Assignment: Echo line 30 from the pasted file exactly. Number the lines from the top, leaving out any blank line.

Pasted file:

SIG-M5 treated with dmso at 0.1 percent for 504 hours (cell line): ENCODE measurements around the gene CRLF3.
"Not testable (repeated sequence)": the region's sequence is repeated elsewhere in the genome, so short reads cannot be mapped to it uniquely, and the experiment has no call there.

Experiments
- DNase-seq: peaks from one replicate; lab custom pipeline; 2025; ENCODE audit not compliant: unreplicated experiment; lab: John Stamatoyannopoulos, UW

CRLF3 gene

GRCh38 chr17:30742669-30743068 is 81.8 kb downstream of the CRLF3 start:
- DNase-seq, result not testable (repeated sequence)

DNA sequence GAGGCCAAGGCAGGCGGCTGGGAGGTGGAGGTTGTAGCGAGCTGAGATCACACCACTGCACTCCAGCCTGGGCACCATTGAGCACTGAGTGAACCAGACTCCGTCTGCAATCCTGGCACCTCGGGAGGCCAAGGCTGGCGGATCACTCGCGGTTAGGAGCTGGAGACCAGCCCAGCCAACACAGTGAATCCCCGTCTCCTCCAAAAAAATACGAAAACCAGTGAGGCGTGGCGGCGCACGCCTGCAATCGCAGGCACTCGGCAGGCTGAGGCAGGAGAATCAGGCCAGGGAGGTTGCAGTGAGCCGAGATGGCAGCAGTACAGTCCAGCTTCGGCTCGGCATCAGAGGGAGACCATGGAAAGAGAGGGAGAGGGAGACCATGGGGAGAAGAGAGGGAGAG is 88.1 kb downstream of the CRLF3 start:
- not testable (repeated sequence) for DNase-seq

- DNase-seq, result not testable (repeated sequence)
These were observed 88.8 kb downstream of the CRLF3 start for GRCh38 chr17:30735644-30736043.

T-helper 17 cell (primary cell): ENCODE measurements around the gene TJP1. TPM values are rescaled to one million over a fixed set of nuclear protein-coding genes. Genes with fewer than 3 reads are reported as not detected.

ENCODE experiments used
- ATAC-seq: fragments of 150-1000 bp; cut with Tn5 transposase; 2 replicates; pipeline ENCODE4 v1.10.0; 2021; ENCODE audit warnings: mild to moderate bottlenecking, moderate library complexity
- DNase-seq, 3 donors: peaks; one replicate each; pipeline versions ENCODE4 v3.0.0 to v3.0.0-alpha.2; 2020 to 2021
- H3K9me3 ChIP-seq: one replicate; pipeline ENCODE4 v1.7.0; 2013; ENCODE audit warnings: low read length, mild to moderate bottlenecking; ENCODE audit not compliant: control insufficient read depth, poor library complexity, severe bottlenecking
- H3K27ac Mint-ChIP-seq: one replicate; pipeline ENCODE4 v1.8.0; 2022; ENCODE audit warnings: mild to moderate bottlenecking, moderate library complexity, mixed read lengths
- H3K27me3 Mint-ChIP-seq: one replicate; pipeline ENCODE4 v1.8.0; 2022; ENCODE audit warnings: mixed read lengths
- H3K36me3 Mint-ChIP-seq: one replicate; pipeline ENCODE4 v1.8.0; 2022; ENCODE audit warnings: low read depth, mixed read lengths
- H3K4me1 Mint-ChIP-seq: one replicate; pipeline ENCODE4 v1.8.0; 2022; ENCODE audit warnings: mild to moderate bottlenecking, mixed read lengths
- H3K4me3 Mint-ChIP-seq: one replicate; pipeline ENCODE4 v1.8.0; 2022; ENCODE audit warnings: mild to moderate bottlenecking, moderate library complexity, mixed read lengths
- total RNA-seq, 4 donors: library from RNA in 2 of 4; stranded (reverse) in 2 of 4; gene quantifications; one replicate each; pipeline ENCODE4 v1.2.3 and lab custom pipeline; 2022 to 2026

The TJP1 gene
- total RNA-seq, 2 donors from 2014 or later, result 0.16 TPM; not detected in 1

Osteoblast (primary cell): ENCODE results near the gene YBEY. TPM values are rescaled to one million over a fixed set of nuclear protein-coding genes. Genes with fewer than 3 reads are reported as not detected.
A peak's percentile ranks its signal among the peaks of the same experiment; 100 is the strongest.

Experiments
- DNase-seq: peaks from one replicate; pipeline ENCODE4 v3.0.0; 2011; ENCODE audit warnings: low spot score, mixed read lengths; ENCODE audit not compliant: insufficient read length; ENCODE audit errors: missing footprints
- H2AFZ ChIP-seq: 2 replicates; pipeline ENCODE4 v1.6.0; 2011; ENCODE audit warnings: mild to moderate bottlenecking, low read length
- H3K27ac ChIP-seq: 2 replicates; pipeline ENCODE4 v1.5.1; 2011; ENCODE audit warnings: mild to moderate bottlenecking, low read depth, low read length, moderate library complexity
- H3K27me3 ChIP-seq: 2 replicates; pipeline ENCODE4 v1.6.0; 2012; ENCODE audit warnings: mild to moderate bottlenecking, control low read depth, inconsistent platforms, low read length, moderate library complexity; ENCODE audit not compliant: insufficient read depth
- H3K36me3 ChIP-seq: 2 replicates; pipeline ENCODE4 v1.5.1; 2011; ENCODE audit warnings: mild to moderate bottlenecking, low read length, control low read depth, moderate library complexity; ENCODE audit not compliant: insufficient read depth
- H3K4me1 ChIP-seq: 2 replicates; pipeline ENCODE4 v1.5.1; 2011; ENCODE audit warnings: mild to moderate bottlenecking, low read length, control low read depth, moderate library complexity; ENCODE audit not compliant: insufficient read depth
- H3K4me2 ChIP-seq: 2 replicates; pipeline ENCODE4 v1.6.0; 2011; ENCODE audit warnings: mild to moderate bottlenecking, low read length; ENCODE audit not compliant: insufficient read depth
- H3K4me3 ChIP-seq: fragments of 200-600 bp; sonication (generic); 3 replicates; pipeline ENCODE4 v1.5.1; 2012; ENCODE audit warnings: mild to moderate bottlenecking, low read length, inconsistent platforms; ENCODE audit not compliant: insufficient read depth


- H3K27ac ChIP-seq: 2 replicates; pipeline ENCODE4 v1.5.1; 2011; ENCODE audit warnings: mild to moderate bottlenecking, low read depth, low read length, moderate library complexity